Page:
The Billerica Public Schools’ Wellness Policy encourages the advancement of nutrition education throughout all grade levels to foster healthy choices and support development as students begin to develop independence. This was reflected that day in the classroom, as students eagerly filled out activity sheets, asked engaging questions, and felt proud showing their knowledge and interest in the subject.

For more information regarding educational resources for nutrition for Elementary, Middle, and High School students, please visit the John C. Stalker Institute of Food and Nutrition’s Resource Center.

Submitted by Tyler Carden, Framingham State University Food and Nutrition Student, Coordinated Program in Dietetics.

Becoming Sugar Savvy in Milford

On Monday, April 9th, Kaitlyn Shannon, Student Dietitian from Framingham State University, instructed a nutrition lesson with a classroom of students at Milford High School. In the lesson, the students discussed common sources of sugar within the standard American diet, health risks associated with a high sugar diet, and ways to reduce sugar consumption. Incorporating nutrition education into the classroom is one of the many ways in which the Milford Public School District fulfills its Wellness Policy.

Kaitlyn Shannon, Student Dietitian from Framingham State University, instructed students about sugar in varying beverages.

During this lesson, students were assigned common sugar-sweetened beverages. These beverages included coffee, juice, soda, energy drinks, and sports drinks. Students determined the number of teaspoons of sugar within a serving of each of these common beverages using the Nutrition Facts label. The students even measured out the teaspoons of sugar into a plastic cup to gain a better understanding of how much sugar is in each beverage.

As seen in the 2015-2020 Dietary Guidelines for Americans, reducing the amount of sugar the typical American consumes is of concern. The highest contributor of added sugars in the diet of people over 2 years of age is sugar-sweetened beverages, contributing about 47% of the sugar consumed. Students of high school age have the highest sugar consumption recorded nationally. The students enjoyed how involved the lesson was for them and gained a greater understanding of healthy beverage choices.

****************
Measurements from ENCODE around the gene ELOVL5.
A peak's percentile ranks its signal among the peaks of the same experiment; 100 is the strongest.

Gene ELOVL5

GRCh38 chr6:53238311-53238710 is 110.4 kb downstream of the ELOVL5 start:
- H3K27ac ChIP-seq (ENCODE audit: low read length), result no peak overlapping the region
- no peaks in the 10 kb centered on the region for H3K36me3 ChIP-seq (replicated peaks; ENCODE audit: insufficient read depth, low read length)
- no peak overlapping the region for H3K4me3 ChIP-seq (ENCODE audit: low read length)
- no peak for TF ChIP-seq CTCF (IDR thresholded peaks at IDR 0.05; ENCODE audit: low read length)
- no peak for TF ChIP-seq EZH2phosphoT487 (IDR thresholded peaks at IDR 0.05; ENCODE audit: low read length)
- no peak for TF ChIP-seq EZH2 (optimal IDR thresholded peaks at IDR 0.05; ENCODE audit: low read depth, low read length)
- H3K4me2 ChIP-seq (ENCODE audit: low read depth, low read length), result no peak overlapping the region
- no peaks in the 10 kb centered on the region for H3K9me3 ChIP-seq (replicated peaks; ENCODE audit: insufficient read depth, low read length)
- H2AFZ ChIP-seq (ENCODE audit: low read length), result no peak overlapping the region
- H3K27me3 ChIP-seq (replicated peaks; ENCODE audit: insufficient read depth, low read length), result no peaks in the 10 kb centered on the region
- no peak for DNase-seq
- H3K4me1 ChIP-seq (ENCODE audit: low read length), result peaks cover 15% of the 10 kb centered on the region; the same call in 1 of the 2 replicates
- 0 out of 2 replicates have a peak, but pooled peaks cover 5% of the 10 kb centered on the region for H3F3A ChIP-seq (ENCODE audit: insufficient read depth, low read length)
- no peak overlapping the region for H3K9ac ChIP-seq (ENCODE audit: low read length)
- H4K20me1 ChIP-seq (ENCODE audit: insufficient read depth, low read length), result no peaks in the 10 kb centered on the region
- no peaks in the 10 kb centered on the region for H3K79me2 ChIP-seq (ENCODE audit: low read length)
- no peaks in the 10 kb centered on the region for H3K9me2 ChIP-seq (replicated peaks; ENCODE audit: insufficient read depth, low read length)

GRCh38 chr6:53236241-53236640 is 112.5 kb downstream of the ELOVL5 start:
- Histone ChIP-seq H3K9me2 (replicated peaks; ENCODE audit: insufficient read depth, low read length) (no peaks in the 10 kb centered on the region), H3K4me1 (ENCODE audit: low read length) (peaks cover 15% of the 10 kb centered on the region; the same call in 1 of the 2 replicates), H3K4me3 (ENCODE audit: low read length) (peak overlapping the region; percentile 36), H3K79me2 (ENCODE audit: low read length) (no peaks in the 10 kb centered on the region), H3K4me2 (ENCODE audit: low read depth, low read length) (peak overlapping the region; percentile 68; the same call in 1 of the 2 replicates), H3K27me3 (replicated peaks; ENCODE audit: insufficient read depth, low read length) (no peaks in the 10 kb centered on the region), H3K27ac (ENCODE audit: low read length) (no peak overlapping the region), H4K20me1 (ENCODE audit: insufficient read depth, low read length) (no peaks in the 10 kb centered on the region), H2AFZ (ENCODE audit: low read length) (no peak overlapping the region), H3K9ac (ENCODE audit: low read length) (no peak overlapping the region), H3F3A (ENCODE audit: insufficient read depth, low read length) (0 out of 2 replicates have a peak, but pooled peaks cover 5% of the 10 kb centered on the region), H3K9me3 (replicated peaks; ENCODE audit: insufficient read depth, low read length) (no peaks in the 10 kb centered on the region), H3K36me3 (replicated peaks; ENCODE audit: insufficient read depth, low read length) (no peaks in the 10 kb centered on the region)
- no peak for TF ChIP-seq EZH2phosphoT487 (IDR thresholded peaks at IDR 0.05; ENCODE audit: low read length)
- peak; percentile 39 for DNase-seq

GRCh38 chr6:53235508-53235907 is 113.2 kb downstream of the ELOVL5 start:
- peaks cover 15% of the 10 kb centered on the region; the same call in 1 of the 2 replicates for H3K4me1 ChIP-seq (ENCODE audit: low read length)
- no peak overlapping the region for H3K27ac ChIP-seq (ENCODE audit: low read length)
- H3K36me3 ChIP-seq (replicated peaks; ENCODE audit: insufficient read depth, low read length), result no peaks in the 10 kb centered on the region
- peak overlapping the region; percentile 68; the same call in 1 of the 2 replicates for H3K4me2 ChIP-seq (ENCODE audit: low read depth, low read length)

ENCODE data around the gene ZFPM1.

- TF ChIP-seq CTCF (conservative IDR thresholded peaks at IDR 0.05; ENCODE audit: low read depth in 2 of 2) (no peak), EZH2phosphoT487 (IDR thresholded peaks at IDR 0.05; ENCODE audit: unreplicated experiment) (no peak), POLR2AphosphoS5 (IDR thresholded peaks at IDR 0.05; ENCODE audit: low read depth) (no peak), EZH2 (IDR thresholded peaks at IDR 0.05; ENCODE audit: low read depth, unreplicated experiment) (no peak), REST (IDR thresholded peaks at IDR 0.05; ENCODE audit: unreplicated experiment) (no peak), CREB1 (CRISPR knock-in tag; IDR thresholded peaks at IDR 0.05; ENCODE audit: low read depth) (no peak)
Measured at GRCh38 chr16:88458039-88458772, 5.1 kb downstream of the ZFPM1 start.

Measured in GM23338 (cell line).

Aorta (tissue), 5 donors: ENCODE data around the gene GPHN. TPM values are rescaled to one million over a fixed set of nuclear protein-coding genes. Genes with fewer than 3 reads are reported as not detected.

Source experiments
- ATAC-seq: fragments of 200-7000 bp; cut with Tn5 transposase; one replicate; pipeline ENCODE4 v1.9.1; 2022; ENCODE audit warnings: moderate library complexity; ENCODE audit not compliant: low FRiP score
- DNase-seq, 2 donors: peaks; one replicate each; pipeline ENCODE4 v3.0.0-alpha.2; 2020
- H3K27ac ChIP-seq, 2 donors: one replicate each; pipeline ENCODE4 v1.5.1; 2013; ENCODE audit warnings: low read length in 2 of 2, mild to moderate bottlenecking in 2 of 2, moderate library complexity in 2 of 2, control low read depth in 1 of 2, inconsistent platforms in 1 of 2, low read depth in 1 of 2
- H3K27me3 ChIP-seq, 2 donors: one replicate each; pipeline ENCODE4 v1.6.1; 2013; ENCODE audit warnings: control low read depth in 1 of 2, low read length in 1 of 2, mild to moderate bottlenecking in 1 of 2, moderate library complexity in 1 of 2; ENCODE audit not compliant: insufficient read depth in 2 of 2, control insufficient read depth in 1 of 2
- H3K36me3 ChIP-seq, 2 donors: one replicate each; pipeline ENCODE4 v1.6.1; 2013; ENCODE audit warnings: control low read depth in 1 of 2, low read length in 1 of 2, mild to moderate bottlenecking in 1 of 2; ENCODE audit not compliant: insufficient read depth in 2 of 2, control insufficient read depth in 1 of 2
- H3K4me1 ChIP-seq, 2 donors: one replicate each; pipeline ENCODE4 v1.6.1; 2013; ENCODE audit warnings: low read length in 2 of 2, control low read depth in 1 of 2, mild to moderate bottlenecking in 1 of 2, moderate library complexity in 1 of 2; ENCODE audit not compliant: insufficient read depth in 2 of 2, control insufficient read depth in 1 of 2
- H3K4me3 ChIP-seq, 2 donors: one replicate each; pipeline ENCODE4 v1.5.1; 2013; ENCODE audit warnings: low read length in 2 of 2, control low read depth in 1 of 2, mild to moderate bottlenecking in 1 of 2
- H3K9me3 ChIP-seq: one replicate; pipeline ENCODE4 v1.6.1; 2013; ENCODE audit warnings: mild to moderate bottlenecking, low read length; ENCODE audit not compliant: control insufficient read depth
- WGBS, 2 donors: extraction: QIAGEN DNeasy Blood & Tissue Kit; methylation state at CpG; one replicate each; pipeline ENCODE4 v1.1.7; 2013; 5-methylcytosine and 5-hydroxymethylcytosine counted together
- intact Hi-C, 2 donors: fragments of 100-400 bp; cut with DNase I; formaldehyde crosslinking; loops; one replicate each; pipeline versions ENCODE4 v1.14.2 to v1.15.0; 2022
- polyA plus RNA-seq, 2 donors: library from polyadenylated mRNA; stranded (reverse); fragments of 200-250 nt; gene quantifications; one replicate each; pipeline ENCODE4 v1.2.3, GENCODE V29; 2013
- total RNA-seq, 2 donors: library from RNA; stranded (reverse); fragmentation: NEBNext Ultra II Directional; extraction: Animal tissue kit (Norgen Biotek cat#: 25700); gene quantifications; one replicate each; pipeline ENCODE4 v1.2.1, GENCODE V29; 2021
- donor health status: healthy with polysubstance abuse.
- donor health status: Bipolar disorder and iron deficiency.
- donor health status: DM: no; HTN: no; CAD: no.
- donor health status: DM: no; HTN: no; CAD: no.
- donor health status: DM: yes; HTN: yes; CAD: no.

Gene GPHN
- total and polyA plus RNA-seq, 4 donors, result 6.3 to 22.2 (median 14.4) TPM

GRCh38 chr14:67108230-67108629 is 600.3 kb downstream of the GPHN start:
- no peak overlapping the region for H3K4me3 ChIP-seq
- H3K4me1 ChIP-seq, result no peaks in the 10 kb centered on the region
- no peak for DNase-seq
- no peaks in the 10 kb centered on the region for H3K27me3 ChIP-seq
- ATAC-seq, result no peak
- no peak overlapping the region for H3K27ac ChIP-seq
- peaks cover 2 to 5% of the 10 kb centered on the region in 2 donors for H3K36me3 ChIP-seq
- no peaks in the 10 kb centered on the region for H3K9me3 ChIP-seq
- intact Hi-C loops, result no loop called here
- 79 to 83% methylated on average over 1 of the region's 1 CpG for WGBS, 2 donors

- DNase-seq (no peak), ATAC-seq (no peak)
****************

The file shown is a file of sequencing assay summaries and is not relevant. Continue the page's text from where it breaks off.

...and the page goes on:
In addition to this one nutrition lesson, the John C. Stalker Institute of Food and Nutrition also offers classroom resources to promote health and wellness including lessons that address sodium, whole grains, physical activity, among many others on the Resource Center.

Submitted by: Kaitlyn Shannon, Framingham State University Food and Nutrition Student in the Coordinated Program in Dietetics.

Building Nutrition Knowledge in the Billerica Public School District

Caitlin Sullivan taught third-, fourth-, and fifth-graders at the Vining Elementary School about the nutrition food label.

Billerica Public School district sets a high bar when it comes to nutrition. As stated in their wellness policy, Billerica strives to “promote healthy behaviors and decision­-making, and to encourage lifelong patterns of balanced nutrition.” In an effort to achieve this goal, the district works closely with Framingham State University’s Coordinated Program in Dietetics and welcomes dietetic interns into the classroom to teach students nutrition focused lessons.